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The reason I don't see such larger groups of orcs forming up where Gondorians would be in control is that there seems to be something fundamental about orcs that makes them unforgivable. Enemy Men can be pardoned - perhaps still hated, but pardoned. Are orcs ever pardoned in the history of the legendarium? For that matter, have orcs ever surrendered, to be held captive? It may simply be a vicious cycle, where Men wouldn't offer, and orcs wouldn't ask, so no one even considered it. Or it may have something to do with their nature being so fundamentally different. Men of different races are still Men, but orcs are orcs. Perhaps the implication of "good" orcs is more that Morgoth could not even corrupt absolutely - some human desire and thought still remained.
It might be worth recalling this remark from the essay on Orcs found in "Myths Transformed":
But even before this wickedness of Morgoth was suspected the Wise in the Elder Days taught always that the Orcs were not 'made' by Melkor, and therefore were not in their origin evil. They might have become irredeemable (at least by Elves and Men), but they remained within the Law. That is, that though of necessity, being the fingers of the hand of Morgoth, they must be fought with the utmost severity, they must not be dealt with in their own terms of cruelty and treachery. Captives must not be tormented, not even to discover information for the defence of the homes of Elves and Men. If any Orcs surrendered and asked for mercy, they must be granted it, even at a cost. This was the teaching of the Wise, though in the horror of the War it was not always heeded.
Professor Tolkien adds as a footnote:
Few Orcs ever did so [ask for mercy] in the Elder Days, and at no time would any Orc treat with any Elf. For one thing Morgoth had achieved was to convince the Orcs beyond refutation that the Elves were crueller than themselves, taking captives only for 'amusement', or to eat them (as the Orcs would do at need).)
Thus it seems like while Orcs ought to have been treated with mercy, they almost never surrendered. It might be worth noting that at the Morannon after the Ring was destroyed, the Orcs of Sauron's personal armies, which were almost totally under the thraldom of his will, slew themselves or fled "far from hope".

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And perhaps they would be more successful in the East, which we know less of (so can imagine more) and which was friendlier with Sauron and probably had more allied contact with orcs.
This is my thought also. It seems to me that, given the fissiparous nature of evil, and without a singular will directing them, Orcs such as those of the Mountains would either destroy each other or become mingled with Men who, as we know, could be altogether Orc-like themselves. Professor Tolkien certainly seems to have thought, in my reading at least, that in the Ages leading to the modern day there came to be little, if anything, to differentiate Orcs from Men in many places and situations. In saying this I also mean to propose that this would not be a quick process; I scarcely think you would see Orcs mingling in the societies of Men during Aragorn's reign, but very slowly and gradually in the centuries that followed, perhaps.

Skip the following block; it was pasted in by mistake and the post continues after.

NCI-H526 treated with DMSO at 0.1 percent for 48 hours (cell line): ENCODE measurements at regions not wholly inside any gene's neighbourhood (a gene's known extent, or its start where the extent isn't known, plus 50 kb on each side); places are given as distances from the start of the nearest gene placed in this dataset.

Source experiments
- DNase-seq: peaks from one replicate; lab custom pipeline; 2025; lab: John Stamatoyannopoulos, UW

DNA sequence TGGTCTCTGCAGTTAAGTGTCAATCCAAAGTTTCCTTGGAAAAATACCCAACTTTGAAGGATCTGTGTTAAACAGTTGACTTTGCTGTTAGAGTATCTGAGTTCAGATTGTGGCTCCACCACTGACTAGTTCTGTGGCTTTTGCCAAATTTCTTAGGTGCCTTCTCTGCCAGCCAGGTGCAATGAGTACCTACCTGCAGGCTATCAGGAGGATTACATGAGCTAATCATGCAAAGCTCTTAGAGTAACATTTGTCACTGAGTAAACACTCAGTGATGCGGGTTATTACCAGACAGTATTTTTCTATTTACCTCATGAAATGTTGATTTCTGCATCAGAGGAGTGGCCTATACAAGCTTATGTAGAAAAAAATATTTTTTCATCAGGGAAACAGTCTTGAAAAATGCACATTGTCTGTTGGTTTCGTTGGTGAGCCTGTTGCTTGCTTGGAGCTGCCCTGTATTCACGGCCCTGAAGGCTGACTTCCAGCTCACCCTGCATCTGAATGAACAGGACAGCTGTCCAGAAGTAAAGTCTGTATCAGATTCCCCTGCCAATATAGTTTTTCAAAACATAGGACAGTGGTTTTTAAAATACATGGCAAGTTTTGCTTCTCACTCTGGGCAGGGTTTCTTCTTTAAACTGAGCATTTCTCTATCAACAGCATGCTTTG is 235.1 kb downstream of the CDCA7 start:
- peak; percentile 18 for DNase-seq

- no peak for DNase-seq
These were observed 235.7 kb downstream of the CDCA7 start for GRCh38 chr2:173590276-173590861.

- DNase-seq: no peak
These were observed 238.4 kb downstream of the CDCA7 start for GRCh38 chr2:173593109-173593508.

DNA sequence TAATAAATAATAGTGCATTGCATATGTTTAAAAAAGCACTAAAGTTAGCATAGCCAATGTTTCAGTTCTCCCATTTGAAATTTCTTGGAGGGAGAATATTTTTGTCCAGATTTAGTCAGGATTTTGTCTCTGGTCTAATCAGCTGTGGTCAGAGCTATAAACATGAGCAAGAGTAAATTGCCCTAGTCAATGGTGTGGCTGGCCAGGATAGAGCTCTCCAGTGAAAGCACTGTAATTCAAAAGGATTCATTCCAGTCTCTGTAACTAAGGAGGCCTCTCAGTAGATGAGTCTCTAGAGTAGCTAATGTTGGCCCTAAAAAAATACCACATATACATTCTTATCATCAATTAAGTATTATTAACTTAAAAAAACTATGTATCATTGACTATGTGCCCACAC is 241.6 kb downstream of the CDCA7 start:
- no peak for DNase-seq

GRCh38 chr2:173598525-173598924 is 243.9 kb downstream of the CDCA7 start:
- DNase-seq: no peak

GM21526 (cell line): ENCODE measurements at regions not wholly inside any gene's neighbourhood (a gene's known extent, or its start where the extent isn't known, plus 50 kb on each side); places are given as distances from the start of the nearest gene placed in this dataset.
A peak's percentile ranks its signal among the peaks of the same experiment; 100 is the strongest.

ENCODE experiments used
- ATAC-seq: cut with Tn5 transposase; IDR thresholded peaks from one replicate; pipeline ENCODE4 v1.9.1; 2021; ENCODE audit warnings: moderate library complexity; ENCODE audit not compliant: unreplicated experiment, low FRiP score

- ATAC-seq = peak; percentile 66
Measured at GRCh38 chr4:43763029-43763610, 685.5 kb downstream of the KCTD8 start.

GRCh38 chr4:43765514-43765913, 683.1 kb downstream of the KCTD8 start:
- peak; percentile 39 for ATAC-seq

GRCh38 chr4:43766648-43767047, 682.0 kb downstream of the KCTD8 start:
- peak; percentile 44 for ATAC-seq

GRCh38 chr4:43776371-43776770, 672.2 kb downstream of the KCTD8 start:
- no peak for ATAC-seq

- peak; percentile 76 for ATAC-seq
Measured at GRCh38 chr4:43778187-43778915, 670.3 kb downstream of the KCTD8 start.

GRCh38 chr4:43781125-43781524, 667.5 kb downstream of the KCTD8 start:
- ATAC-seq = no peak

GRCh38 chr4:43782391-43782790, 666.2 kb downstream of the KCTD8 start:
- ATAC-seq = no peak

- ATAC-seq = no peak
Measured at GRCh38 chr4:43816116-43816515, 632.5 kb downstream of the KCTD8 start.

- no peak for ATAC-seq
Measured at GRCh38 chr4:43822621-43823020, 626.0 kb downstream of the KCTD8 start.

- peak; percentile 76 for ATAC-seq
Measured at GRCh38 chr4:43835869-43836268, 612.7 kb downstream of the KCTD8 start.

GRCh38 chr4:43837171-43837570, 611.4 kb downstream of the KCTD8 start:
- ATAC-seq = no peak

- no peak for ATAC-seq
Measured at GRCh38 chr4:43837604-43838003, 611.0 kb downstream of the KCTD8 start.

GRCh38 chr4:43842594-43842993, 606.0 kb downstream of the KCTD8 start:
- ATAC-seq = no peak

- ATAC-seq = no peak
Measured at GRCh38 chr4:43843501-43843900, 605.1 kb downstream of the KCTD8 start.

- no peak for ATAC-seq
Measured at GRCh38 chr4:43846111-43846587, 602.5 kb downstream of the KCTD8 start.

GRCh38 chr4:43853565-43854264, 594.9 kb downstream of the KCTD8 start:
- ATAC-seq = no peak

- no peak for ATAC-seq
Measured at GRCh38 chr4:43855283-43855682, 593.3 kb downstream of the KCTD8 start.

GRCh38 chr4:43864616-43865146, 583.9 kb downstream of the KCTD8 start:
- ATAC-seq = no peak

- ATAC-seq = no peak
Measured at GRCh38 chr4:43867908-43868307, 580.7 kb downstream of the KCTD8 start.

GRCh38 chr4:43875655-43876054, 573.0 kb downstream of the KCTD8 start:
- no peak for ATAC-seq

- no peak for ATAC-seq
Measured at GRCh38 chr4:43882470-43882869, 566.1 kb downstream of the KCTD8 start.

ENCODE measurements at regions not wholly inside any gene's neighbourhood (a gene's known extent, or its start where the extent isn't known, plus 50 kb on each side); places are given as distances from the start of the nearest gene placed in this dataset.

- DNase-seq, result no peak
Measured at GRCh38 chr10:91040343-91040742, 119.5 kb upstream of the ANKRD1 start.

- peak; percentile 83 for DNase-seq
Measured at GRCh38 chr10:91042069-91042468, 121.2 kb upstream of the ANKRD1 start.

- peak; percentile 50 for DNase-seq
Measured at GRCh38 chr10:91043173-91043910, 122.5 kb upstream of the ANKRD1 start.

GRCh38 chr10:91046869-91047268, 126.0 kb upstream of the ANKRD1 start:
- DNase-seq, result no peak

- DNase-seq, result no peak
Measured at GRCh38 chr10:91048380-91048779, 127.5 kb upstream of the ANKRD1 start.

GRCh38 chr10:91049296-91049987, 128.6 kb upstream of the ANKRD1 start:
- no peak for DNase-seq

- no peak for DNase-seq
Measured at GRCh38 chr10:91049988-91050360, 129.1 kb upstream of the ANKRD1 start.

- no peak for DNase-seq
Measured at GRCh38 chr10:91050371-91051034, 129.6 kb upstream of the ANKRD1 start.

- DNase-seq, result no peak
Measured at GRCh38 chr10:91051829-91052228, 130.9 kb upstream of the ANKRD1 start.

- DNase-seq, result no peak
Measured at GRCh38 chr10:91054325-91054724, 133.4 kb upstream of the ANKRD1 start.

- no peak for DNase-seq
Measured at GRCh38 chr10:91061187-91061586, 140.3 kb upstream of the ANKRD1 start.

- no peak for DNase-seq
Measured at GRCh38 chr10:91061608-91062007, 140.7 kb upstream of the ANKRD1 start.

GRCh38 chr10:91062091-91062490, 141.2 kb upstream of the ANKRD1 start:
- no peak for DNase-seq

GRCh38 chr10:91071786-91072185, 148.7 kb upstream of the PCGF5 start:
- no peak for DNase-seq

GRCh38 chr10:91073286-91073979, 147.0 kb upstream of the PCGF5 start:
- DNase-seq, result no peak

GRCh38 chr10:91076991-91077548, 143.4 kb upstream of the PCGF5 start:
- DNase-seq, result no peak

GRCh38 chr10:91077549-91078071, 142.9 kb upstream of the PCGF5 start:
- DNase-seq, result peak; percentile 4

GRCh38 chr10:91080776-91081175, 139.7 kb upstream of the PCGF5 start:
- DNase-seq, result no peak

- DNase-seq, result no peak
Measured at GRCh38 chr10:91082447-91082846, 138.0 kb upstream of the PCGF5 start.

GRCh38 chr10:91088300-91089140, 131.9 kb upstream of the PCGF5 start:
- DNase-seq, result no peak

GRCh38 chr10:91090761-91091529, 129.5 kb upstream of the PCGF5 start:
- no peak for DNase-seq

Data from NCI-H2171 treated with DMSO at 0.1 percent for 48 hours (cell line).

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Old 05-30-2017, 06:44 AM   #4
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It's true that Tolkien seemed to struggle with reconciling his religious beliefs with the fact that his Orcs are presented as irredeemable cannon fodder, just bad guys for all the good guys to kill without remorse.

In a draft to a letter, he tosses up the thought that since Eru accepted Orcs into the world, they can't be irredeemable, however he never sends the letter saying he was probably thinking himself too important:

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They would be Morgoth’s greatest Sins, abuses of his highest privilege, and would be creatures begotten of Sin, and naturally bad (I nearly wrote ’irredeemably bad’; but that would be going too far. Because by accepting or tolerating their making - necessary to their actual existence - even Orcs would become part of the World, which is God’s and ultimatly good.)~Letter #153
This Letter was intended for Peter Hastings, one of Tolkien's Catholic friends, and there is a note added that he never sent it. So, yes, in Tolkien's grappling of the subject on his Orcs and redemption, he really muddled it.
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Old 05-30-2017, 10:28 AM   #5
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This question also relates to the complimentary topics of the origins and nature of the orcs.

The first question to my mind seems to be if orcs were even capable of rationality or sentience without the guiding will of a Dark Lord. Even this question is ambiguous. The rout of the orcs, and the way it is described, on the face of it tend to say that orcs sink to the level of beasts and are no longer sentient without the will of their master. Eru's interactions with Aule with regard to the creation of the dwarves lend support to this theory. At least to some extent this passage indicates that something of the sort was part of Tolkien's thinking. However, during a long portion of the Second Age there was no active Dark Lord and yet orcs persisted.